ASCII & Lists

If we look at all the printable ASCII characters, we'll see that there are 95 in total, with decimal values from 32 to 126. We can see all 95 by running a small Python script.

value = 32
while value <= 126:
    print (value, " - ", chr(value))
    value +=1

So, we'll need to check the decimal value of each character of the user name. If the value is less than 46, it needs to be rejected. If the value is 47, it needs to be rejected. If the value is between 58 and 63, it needs to be rejected. If the value is between 91 and 94, it needs to be rejected. If the value is 96, it needs to be rejected and if the value is greater than 122, it needs to be rejected. We'll also need to check that the maximum length of the user name has not been exceeded.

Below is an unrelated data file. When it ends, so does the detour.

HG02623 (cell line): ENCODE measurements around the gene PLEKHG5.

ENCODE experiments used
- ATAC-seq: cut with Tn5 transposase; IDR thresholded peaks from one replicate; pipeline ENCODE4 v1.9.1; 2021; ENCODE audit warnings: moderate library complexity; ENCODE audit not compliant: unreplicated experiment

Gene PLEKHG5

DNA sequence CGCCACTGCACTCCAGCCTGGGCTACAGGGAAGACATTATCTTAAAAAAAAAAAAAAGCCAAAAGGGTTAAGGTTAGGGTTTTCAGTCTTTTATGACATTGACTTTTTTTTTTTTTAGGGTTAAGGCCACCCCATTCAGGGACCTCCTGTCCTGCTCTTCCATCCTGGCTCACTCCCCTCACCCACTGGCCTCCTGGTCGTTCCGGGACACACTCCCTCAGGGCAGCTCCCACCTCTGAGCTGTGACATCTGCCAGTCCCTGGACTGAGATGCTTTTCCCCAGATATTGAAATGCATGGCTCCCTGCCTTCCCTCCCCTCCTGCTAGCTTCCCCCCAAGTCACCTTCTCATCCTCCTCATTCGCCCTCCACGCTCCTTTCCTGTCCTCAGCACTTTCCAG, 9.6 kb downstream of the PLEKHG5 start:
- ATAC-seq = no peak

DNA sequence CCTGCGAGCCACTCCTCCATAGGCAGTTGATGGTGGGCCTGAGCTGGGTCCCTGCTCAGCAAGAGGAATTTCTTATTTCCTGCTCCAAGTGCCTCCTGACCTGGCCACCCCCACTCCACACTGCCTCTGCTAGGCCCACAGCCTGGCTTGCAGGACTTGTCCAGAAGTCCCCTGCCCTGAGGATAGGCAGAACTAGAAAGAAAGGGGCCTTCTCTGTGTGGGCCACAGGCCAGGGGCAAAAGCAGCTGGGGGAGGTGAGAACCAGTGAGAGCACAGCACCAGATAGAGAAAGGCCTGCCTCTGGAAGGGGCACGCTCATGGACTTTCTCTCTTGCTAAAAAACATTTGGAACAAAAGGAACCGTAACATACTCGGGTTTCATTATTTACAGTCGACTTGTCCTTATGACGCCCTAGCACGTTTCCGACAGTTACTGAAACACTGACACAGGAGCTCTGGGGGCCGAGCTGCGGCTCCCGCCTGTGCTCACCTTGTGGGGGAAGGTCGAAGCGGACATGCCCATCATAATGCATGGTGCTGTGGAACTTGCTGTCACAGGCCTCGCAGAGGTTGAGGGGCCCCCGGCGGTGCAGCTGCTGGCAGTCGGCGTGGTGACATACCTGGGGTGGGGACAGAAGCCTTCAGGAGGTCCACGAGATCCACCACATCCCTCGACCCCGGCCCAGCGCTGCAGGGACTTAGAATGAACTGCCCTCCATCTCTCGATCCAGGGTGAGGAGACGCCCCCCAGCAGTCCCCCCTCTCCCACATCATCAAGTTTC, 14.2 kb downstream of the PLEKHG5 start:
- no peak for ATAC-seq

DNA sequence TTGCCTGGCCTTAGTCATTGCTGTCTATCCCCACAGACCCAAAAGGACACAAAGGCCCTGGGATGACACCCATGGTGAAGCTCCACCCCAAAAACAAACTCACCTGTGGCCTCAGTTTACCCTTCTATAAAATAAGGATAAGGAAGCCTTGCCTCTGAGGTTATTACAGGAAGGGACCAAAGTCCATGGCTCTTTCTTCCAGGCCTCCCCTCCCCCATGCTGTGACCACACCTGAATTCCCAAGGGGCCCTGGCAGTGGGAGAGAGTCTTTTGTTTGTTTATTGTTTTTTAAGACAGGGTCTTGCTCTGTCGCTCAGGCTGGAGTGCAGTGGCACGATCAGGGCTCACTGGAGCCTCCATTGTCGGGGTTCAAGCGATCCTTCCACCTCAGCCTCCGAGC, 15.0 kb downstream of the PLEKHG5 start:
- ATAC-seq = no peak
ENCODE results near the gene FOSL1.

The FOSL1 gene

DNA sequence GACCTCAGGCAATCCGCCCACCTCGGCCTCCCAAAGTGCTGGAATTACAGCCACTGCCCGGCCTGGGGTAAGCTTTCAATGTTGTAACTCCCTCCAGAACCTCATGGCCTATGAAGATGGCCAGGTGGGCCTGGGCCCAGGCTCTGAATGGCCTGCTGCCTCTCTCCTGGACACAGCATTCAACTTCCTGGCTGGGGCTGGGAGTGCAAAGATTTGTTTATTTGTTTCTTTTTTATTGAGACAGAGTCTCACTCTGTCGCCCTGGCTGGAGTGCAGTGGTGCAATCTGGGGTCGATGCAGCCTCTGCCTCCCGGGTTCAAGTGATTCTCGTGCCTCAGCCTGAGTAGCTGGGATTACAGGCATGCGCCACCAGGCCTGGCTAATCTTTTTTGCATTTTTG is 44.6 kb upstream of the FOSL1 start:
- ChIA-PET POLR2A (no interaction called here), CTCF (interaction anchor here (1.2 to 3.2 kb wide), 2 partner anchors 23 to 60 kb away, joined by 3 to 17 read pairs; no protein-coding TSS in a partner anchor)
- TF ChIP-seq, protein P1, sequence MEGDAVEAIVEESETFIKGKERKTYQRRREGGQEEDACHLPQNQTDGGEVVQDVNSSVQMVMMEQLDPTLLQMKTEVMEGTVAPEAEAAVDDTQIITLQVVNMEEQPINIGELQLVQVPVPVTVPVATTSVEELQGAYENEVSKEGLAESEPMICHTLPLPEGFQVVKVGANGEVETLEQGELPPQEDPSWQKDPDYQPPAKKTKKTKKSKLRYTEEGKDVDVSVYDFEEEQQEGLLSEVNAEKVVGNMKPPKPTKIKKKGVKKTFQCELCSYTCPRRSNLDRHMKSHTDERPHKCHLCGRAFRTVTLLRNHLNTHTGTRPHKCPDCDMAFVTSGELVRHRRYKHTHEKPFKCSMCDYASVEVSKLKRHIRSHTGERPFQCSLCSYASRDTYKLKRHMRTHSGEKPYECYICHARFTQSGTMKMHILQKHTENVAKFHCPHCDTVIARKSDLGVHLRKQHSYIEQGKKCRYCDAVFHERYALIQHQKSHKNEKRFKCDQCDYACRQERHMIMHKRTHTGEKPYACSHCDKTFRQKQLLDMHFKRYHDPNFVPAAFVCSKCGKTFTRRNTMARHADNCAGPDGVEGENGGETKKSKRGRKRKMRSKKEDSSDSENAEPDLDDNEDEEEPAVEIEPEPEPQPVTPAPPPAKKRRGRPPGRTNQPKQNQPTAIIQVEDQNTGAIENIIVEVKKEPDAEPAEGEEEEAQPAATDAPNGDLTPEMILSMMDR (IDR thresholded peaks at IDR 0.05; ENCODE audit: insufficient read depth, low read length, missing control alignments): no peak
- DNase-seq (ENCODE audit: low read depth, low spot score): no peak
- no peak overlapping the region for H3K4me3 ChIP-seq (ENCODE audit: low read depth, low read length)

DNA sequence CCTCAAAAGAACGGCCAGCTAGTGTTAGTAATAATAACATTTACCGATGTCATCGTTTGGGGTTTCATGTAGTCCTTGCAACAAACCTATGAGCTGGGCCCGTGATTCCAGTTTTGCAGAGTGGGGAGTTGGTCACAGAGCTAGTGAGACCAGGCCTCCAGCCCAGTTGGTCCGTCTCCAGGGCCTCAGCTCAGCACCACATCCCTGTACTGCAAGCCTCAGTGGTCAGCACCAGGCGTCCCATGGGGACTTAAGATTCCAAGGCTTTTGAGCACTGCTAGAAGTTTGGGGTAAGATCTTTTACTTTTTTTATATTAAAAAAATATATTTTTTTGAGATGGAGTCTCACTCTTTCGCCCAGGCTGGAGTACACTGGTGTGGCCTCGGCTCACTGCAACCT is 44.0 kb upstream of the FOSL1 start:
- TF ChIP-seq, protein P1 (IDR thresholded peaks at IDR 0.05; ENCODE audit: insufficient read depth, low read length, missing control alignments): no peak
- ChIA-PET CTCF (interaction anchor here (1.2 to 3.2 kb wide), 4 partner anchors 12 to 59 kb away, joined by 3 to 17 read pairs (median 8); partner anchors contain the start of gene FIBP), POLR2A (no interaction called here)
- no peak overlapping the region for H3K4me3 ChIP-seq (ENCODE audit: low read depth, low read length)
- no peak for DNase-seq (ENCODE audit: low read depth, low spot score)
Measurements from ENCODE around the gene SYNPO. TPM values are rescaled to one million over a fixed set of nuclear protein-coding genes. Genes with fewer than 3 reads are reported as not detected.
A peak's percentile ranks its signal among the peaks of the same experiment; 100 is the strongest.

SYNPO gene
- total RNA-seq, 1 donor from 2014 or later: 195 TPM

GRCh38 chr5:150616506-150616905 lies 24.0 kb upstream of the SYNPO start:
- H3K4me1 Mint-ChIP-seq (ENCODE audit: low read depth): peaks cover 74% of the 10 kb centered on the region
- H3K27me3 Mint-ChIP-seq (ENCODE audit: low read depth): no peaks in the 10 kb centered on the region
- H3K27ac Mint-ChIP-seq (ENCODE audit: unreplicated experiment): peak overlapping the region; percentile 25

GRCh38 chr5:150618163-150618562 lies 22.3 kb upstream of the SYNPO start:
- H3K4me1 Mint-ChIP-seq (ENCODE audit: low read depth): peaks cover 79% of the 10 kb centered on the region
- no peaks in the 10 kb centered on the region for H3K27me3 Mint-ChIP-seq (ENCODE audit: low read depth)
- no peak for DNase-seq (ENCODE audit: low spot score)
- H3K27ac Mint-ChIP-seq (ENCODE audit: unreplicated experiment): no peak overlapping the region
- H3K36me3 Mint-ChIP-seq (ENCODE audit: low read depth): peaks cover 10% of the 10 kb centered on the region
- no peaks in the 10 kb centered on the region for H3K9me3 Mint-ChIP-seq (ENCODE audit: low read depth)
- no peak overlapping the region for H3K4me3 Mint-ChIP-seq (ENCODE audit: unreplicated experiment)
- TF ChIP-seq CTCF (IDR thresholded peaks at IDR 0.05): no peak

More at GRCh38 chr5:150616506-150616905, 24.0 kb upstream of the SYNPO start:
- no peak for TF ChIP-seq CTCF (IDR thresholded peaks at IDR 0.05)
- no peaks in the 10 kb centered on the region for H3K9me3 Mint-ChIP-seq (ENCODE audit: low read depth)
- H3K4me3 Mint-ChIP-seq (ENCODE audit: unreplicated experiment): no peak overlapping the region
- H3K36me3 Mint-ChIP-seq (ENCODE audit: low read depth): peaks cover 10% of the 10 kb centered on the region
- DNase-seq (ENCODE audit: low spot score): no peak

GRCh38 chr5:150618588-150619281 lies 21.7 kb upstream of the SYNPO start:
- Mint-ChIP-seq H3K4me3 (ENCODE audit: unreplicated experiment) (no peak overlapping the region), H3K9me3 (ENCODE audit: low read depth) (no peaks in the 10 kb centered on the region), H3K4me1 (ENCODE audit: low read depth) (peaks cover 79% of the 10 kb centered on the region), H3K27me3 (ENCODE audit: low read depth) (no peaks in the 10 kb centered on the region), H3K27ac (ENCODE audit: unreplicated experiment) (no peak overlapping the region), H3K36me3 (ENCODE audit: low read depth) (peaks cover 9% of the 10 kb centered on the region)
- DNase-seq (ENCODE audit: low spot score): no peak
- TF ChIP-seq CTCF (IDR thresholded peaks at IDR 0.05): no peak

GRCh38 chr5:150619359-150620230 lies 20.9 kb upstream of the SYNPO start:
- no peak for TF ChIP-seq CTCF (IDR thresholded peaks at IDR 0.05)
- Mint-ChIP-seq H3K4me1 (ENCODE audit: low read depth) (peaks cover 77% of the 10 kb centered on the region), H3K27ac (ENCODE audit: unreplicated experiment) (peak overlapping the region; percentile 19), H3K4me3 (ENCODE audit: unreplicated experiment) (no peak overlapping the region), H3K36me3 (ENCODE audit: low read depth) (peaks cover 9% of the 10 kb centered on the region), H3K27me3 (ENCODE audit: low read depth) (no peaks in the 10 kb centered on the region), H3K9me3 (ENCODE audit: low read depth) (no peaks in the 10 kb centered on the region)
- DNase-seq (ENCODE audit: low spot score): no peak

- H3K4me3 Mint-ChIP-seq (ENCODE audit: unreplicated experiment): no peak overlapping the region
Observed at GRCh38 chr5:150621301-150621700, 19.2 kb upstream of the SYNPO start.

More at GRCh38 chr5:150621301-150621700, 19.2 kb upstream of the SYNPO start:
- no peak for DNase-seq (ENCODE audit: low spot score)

Python has the notion of 'Lists'. This is an odd name for a very useful feature. If you've any experience of other programming languages, you'll be familiar with the notion of an array. A Python List is a kind of an array.

Run this script...

user_name = input ("User Name? ")
print (list (user_name))

We can check on the length of the input with len (user_name) and reject anything longer than an arbitrary length right off the bat, before checking anything else. I'd not want an email address longer than about 30 characters, but some users may have one a little longer, so let's set a limit of 50. So, the first check we do is...

if len (user_name) > 50:
    print ("Your input has exceeded the maximum length allowed.")
else:

...and plug that into our script, which is now...

user_name = input ("User Name? ")
if len (user_name) > 50:
    print ("Your input has exceeded the maximum length allowed.")
else:
    print (list (user_name))